Joint effort to improve air transport safety - IATA
The International Air Transport Association (IATA) joined the
International Civil Aviation Organisation (ICAO), Airports Council
International (ACI) and the Civil Air Navigation Services Organisation (CANSO)
in a declaration committing the parties to review processes for the
overflight of conflict zones. The high-level meeting was called by ICAO
in the aftermath of the tragic downing of MH17 over the Ukraine last
"The tragic shooting-down of MH17 was an attack on the whole air
transport industry. The world's airlines are angry. Civil aircraft are
instruments of peace. They should not be the target of weapons of war.
That is enshrined in international law through the Chicago Convention,"
said IATA's Director General and CEO,Tony Tyler.
The declaration includes a commitment by ICAO, with the support of
its industry partners, to immediately set up a senior level Task Force
composed of State and industry experts to address the civil aviation and
national security issues arising from the downing of MH17.
In particular, the Task Force will explore at how relevant
information can be effectively collected and disseminated. IATA will be
among the participants on the task force.
The industry has also called on ICAO to address, fail-safe channels
for essential threat information to be made available to civil aviation
authorities and industry and the need to incorporate into international
law, through appropriate UN frameworks, measures to govern the design,
manufacture and deployment of modern anti-aircraft weaponry.
"We are asking ICAO to address two critical tasks. The first, and
most urgent, is to ensure that governments provide airlines with better
information with which to make risk assessments of the various threats
they may face. The second is equally important but comes with a longer
time frame. We will find ways through international law that will oblige
governments better to control weapons which pose a danger to civil
aviation. Achieving these will make our safe industry even safer," said
Clear, accurate and timely information on risks is critical. "We were
told that flights traversing Ukraine's territory at above 32,000 feet
would not be in harm's way. We now know how wrong that guidance was. It
is essential that airlines receive clear guidance regarding threats to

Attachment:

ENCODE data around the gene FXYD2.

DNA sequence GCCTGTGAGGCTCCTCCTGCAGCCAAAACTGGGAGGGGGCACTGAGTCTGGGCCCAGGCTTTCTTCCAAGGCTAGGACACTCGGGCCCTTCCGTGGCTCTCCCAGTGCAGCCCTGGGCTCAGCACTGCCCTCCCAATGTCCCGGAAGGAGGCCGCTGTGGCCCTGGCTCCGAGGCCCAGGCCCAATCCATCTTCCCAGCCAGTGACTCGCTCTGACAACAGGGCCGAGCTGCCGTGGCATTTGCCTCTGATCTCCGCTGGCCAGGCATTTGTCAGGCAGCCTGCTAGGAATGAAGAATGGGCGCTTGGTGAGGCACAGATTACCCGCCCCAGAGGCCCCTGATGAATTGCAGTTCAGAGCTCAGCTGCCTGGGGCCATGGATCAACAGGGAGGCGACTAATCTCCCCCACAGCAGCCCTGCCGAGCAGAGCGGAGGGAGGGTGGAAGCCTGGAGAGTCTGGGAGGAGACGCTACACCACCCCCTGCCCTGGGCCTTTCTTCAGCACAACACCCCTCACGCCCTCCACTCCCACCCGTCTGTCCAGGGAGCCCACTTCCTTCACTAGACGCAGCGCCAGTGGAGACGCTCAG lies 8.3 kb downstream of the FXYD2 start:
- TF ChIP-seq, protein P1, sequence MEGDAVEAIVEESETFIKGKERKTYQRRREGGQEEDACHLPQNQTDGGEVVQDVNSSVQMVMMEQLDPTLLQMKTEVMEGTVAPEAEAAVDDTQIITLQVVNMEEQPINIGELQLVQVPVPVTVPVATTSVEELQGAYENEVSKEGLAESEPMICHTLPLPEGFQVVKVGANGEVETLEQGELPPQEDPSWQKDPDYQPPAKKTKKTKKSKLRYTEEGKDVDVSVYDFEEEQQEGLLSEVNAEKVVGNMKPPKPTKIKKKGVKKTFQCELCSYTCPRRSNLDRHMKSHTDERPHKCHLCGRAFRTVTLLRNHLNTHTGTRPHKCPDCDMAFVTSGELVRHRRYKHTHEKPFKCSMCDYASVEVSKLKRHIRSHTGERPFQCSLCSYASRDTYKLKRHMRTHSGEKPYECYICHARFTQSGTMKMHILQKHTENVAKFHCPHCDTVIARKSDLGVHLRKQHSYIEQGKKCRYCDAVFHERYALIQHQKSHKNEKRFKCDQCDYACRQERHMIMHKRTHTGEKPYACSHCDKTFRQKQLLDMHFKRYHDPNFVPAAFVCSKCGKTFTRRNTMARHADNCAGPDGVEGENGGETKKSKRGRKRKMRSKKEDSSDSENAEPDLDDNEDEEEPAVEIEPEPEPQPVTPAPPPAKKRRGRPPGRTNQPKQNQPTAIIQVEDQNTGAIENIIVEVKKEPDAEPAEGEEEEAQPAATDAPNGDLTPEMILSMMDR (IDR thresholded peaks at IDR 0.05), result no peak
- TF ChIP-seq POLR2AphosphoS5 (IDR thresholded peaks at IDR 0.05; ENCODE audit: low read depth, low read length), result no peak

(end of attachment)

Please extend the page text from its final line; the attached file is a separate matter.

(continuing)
passengers, crew and aircraft," he said.
"Such information must be accessible in an authoritative, accurate,
consistent and unequivocal way. This is the responsibility of States.
There can be no excuses. Even sensitive information can be sanitised and
still remain operationally relevant," said Tyler. He said that IATA was
willing to assist with the dissemination of such information.
A clear illustration of the need for such information was evident
last week with respect to operations to and from Tel Aviv's Ben Gurion
"The Israeli authorities declared that the airport was safe. The US
Federal Aviation Administration told its airlines they could not fly.
And the European Aviation Safety Agency provided strong recommendations
that European airlines should not fly.
This is all far from the authoritative, accurate, consistent, and
unequivocal information needed to support effective decisions on such an
important issue. Governments must do better," he said. IATA and the rest
of the industry called for controls on the design, manufacture and
deployment of anti-aircraft weapons. "Weapons of war - including
powerful anti-aircraft weaponry - are also in the hands of non-State
entities. We have conventions that address chemical, nuclear, and
biological weapons, plastic explosives and weapons trade generally.
But there is no international law or convention to manage them as
exists for many other forms of weaponry," said Tyler.
"MH 17 shows us that this gap in the international system which must
be closed. Under ICAO's leadership, we can find ways within the UN
system, to augment the international law framework to ensure that States
fully understand and discharge their responsibilities in this regard,"